We expect production ramp-ups at Vedanta's 1.25Mtpy Jharsuguda 2 and 325,000tpy Korba 2 brownfield expansion projects to help Indian output increase by 864,000t between 2015 and 2017. However, CRU expects developments such as the continued investment by India's government into its electrical sector will cause Indian primary consumption to increase by 280,394t over the same period. Based on the assumption that Indian primary exports will increase at a rate of 30% y-o-y next year, (which equates to the compound annual growth rate for the country's primary exports between 2010 and 2015), there will be scope for a further increase in shipments from India to the USA.
We also predict that more material will need to come from the USA's third largest foreign source of primary ingot, Russia, and from European and Asian ingot warehouse stocks.
Low inventory levels and the need for higher ingot imports into the USA will support a higher US Midwest aluminium premium next year. Much of the increase in imports into the USA in 2016 has been coming through New Orleans (NOLA). Based on the assumption that the anticipated increase in imports next year will continue to come through New Orleans, CRU's analysis of freight and shipment costs indicates that inland and ocean freight costs from India and Russia are the lowest to the US Midwest.
On the other end of the scale, we calculate that sourcing metal from warehouses in Rotterdam and Singapore would cost over 7¢/lb. Given our expectations that an increased quantity of material will also need to come from warehouse stocks in order to fill the US ingot import requirement, we expect the US Midwest ingot premium will rise towards the 9¢/lb level in 2017.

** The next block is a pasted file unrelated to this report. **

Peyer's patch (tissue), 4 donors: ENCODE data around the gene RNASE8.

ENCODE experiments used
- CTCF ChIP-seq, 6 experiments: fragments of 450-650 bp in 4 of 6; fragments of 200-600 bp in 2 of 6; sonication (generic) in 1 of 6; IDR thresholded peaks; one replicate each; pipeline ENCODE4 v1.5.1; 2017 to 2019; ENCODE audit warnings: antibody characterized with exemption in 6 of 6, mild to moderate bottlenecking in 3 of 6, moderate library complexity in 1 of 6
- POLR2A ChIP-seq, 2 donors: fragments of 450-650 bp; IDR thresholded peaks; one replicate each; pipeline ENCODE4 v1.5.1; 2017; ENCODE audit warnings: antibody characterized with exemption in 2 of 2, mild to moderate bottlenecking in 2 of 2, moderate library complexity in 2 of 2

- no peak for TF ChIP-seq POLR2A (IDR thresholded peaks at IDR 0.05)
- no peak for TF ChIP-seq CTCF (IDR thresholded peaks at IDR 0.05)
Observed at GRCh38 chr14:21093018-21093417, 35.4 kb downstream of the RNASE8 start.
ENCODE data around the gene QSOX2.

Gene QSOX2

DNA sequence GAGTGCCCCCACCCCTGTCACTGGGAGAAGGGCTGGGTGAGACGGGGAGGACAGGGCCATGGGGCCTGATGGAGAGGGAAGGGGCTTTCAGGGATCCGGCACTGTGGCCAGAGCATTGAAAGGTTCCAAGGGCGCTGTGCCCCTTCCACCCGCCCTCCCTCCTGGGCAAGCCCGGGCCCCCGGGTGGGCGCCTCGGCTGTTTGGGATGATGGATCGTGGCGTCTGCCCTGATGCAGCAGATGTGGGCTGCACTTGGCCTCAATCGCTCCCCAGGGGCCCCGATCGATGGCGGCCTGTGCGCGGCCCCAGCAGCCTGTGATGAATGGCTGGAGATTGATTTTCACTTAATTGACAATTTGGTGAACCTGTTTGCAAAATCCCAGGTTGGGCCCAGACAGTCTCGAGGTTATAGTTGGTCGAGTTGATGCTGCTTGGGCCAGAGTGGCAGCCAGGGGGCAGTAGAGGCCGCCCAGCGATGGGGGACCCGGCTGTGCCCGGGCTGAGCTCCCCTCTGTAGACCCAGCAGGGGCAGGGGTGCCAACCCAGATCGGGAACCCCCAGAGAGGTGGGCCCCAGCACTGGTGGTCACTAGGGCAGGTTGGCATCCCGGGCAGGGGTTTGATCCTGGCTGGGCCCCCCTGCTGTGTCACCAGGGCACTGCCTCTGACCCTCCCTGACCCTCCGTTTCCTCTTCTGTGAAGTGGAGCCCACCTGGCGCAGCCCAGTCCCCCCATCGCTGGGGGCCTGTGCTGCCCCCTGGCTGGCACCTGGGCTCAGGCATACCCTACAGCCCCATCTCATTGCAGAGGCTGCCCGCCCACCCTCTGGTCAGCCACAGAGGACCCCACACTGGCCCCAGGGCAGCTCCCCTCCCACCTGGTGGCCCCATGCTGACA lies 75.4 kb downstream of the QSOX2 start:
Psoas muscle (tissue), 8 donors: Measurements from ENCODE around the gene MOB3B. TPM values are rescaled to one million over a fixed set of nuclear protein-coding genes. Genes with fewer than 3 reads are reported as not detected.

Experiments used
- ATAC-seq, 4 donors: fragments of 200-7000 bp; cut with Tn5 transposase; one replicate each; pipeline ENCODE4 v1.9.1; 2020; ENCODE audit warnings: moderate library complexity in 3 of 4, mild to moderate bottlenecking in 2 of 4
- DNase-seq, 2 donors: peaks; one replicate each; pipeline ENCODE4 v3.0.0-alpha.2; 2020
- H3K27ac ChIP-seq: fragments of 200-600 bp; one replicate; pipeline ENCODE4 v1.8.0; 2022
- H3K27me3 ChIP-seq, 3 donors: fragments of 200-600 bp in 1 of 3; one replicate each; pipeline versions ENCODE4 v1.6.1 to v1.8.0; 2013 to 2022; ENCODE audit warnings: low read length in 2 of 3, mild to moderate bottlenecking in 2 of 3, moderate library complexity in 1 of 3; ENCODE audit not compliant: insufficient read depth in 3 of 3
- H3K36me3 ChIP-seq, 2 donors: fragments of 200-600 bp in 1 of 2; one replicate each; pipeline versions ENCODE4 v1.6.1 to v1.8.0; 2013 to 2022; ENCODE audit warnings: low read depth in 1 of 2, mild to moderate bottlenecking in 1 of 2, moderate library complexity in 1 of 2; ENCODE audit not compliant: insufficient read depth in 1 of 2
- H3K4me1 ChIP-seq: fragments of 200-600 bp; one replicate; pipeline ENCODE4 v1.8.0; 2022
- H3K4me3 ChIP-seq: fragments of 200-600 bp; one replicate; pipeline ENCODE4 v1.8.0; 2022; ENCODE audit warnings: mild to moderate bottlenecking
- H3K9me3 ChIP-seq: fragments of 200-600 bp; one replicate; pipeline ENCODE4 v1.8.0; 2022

…but how will it impact ingot premiums in other regions?
European aluminium ingot premiums have also dropped through 2016; partially due to narrow LME cash-to-three month forward spreads discouraging traders from holding onto metal. As evidence, CRU premium assessments show that the Rotterdam duty-unpaid aluminium ingot premium has fallen significantly, from $115/t at the beginning of the year to $60/t in July 2016. We expect the Rotterdam duty-unpaid ingot premium to remain broadly unchanged at an average level around the $65/t mark for the rest of the year, resulting in a considerable 59% y-o-y fall in the annual average premium to $74/t in 2016.
Given that Russia is the leading source of primary imports into Europe, CRU forecasts that the diversion of Russian material away from Europe towards the USA will cause the Rotterdam duty-unpaid ingot premium to increase modestly in 2017.
It is nonetheless possible that the European ingot premiums could be negatively influenced by European LME warehousing trends. Fresh cancellations in Europe's main LME warehouses in Vlissingen have caused cancelled warrants as a percentage of total LME aluminium stocks at the warehouse to increase to 85% in early August. As a result, only 110,475t of material at Vlissingen are open. This lack of open warrants could lead to a further tightening in the spreads which would force traders to sell metal into the market, thus putting downward pressure on European aluminium market premiums.Explore this topic with CRU